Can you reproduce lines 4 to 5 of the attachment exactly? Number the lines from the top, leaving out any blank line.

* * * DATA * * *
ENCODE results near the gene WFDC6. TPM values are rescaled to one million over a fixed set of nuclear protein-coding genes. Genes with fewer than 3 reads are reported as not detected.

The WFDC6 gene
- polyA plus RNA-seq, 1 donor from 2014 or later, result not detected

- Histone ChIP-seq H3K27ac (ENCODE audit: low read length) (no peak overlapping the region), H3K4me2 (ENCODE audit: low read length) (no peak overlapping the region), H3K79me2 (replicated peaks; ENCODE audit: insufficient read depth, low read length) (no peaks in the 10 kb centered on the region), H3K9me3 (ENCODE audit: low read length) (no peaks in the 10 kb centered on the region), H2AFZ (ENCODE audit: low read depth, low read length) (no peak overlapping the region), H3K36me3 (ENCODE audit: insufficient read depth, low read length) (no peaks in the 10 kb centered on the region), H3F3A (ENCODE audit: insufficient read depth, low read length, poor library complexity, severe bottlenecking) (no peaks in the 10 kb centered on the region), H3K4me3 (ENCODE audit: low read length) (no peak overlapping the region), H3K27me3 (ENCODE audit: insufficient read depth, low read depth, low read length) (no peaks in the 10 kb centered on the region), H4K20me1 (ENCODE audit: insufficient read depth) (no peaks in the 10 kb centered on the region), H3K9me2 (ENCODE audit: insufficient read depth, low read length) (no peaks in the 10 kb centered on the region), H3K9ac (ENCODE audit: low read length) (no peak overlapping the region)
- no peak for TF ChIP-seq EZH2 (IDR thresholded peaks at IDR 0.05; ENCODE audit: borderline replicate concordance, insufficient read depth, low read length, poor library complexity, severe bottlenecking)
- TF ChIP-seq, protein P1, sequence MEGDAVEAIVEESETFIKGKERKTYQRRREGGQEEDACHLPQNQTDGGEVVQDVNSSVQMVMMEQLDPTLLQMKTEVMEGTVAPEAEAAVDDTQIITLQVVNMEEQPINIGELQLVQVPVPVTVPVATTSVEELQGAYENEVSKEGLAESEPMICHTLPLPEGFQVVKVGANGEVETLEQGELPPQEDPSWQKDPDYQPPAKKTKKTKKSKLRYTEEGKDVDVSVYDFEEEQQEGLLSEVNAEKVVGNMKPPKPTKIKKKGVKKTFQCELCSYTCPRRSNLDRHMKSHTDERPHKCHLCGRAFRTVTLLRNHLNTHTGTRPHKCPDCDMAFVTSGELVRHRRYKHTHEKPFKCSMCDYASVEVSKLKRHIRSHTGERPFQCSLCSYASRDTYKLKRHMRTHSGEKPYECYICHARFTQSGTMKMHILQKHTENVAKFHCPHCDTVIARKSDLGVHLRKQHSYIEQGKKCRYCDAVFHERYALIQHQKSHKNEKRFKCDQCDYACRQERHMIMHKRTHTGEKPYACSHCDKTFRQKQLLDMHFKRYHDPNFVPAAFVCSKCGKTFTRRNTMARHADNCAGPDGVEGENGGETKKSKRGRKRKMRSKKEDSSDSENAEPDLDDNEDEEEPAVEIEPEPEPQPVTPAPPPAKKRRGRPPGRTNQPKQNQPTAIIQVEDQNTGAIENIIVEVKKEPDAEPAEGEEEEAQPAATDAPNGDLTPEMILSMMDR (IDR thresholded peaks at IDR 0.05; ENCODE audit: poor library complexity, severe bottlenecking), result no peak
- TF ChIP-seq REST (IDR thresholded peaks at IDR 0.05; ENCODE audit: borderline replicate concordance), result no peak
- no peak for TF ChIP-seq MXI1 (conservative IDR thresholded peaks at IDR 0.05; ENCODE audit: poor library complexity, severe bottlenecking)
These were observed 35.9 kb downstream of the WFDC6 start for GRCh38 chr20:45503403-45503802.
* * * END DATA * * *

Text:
- Histone ChIP-seq H3K27ac (ENCODE audit: low read length) (no peak overlapping the region), H3K4me2 (ENCODE audit: low read length) (no peak overlapping the region), H3K79me2 (replicated peaks; ENCODE audit: insufficient read depth, low read length) (no peaks in the 10 kb centered on the region), H3K9me3 (ENCODE audit: low read length) (no peaks in the 10 kb centered on the region), H2AFZ (ENCODE audit: low read depth, low read length) (no peak overlapping the region), H3K36me3 (ENCODE audit: insufficient read depth, low read length) (no peaks in the 10 kb centered on the region), H3F3A (ENCODE audit: insufficient read depth, low read length, poor library complexity, severe bottlenecking) (no peaks in the 10 kb centered on the region), H3K4me3 (ENCODE audit: low read length) (no peak overlapping the region), H3K27me3 (ENCODE audit: insufficient read depth, low read depth, low read length) (no peaks in the 10 kb centered on the region), H4K20me1 (ENCODE audit: insufficient read depth) (no peaks in the 10 kb centered on the region), H3K9me2 (ENCODE audit: insufficient read depth, low read length) (no peaks in the 10 kb centered on the region), H3K9ac (ENCODE audit: low read length) (no peak overlapping the region)
- no peak for TF ChIP-seq EZH2 (IDR thresholded peaks at IDR 0.05; ENCODE audit: borderline replicate concordance, insufficient read depth, low read length, poor library complexity, severe bottlenecking)